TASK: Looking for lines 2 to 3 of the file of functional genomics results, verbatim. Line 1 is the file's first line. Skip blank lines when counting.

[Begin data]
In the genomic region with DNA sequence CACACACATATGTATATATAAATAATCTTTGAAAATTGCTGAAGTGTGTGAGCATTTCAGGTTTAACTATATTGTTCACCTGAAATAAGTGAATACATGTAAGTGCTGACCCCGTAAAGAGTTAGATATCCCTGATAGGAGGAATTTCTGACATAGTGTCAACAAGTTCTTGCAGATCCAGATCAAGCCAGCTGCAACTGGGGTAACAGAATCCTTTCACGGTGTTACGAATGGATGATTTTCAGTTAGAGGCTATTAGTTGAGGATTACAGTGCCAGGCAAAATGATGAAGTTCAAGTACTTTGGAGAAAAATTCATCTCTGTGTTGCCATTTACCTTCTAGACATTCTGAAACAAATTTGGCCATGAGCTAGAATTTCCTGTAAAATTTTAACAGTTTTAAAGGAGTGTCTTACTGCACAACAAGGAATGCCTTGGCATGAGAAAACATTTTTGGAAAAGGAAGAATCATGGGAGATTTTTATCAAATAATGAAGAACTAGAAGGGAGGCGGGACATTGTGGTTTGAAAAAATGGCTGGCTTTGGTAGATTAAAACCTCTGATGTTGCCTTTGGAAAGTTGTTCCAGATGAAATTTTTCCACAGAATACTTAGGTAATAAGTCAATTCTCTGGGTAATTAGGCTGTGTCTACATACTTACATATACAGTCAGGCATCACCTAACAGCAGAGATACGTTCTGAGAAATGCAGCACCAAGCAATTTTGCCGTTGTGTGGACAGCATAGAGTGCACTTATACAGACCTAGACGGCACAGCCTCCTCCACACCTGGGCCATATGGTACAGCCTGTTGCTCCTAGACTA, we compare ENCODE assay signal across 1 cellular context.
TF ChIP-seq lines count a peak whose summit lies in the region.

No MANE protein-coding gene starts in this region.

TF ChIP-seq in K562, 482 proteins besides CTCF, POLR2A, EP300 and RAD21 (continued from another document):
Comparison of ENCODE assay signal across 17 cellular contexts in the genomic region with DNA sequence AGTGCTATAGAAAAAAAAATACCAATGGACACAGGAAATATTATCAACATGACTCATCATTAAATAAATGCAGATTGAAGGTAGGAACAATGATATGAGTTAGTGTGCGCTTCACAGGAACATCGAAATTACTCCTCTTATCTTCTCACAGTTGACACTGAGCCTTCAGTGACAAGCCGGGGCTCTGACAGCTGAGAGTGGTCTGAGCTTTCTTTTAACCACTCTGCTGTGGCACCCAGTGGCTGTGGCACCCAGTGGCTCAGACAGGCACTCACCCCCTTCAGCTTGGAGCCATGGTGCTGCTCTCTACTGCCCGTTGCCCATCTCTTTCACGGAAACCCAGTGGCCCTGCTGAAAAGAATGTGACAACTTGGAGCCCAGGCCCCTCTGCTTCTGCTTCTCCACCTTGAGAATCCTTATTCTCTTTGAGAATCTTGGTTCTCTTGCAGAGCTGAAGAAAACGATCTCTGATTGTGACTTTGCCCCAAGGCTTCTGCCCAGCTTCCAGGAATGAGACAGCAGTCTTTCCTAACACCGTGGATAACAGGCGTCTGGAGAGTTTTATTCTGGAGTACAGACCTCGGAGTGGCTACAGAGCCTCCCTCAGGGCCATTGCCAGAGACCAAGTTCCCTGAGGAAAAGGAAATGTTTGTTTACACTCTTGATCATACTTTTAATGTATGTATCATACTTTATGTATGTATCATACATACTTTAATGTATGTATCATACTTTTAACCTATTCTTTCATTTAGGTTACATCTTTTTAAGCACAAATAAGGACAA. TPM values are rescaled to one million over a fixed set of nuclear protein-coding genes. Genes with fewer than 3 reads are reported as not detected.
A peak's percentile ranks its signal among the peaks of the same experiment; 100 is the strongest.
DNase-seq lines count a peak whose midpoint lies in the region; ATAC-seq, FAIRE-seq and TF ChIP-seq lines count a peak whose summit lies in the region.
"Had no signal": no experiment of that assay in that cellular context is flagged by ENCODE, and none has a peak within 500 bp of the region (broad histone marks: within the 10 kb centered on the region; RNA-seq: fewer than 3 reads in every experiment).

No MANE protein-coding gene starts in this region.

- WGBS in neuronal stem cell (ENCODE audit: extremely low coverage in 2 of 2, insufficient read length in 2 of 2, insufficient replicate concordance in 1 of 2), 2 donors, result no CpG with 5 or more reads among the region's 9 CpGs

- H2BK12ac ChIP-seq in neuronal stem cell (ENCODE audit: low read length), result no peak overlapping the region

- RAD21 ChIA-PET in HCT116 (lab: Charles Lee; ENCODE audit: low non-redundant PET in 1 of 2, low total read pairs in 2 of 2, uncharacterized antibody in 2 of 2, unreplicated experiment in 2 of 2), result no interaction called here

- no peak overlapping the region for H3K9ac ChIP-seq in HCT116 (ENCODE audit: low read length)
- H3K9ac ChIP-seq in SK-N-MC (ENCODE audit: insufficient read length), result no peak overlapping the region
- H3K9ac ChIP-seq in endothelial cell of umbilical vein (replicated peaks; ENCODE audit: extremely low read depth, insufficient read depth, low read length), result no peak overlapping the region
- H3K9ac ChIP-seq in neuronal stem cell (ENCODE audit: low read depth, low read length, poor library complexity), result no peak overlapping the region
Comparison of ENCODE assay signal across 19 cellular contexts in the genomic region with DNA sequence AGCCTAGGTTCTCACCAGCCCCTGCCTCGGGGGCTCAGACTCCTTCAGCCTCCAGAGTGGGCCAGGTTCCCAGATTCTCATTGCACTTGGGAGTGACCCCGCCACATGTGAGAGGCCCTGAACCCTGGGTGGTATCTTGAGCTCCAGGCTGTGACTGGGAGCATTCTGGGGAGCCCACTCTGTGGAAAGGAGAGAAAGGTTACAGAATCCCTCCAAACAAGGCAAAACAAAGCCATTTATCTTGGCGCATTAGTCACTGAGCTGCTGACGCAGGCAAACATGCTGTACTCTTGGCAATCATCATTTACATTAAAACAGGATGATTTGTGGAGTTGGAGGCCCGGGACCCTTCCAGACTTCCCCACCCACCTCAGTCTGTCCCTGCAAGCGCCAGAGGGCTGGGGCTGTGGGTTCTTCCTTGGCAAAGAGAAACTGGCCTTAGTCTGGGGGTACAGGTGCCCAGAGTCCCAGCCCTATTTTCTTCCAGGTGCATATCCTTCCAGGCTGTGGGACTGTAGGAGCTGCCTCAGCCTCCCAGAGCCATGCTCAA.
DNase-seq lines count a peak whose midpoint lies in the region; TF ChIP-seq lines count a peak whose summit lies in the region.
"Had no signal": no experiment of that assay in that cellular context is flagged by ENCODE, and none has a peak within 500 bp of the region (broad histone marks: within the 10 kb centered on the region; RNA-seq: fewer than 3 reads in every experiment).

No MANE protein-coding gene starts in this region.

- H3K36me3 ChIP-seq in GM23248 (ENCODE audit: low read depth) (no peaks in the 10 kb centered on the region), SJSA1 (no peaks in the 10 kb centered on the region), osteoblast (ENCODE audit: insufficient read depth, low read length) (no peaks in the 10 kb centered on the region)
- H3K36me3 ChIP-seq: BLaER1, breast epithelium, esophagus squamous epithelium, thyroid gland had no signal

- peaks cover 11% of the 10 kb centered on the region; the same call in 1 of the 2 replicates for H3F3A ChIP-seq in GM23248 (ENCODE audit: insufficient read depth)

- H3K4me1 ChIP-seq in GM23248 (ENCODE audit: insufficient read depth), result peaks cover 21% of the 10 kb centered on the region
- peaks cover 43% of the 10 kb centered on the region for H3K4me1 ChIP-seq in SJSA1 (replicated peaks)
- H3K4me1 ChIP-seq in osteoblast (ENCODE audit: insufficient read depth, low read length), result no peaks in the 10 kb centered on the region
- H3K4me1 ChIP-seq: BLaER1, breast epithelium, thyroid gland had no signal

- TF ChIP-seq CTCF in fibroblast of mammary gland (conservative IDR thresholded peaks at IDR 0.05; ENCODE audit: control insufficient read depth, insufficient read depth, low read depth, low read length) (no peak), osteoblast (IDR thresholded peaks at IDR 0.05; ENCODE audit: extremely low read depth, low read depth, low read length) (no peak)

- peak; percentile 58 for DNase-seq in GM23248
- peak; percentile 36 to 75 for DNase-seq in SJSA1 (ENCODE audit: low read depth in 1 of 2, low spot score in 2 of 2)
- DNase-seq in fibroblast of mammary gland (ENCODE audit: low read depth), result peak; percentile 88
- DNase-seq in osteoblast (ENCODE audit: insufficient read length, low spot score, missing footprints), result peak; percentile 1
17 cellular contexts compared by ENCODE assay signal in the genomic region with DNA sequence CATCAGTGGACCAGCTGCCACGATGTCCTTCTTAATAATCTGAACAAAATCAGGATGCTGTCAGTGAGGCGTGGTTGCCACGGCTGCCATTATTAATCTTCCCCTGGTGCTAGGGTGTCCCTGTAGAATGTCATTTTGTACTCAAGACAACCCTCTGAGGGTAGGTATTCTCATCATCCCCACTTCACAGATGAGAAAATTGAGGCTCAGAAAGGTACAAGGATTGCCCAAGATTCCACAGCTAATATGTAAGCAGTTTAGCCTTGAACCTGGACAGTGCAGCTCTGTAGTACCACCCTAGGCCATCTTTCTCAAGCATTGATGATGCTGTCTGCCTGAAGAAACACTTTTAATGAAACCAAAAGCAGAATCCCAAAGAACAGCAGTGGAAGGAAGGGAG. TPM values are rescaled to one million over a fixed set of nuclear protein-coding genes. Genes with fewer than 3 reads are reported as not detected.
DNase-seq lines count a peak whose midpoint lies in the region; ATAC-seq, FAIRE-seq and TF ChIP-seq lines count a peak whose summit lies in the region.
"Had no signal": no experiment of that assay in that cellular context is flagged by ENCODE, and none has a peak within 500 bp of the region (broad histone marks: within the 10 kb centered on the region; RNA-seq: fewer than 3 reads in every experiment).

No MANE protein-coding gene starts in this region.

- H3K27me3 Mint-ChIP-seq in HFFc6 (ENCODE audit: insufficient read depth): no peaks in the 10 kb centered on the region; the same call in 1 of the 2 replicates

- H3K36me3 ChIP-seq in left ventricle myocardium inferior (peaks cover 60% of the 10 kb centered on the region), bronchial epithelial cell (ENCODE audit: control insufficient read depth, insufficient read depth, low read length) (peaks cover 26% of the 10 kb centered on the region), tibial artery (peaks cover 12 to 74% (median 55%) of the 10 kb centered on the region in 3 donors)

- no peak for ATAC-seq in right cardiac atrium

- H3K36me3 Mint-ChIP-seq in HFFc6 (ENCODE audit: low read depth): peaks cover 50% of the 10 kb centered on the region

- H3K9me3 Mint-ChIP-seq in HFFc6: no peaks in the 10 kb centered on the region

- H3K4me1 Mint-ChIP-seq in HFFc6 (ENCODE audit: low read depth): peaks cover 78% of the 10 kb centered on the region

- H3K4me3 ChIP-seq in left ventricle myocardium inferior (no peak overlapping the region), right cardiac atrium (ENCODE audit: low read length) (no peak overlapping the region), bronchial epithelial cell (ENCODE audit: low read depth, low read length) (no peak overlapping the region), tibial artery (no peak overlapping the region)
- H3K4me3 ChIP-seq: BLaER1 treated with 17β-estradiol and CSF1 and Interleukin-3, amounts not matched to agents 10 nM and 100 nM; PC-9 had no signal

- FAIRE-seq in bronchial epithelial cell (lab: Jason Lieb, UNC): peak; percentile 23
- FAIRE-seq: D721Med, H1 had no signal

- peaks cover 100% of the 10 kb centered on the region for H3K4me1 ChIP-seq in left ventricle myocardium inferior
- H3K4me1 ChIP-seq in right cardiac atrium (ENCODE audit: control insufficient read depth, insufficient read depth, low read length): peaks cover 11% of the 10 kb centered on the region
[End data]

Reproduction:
TF ChIP-seq lines count a peak whose summit lies in the region.

No MANE protein-coding gene starts in this region.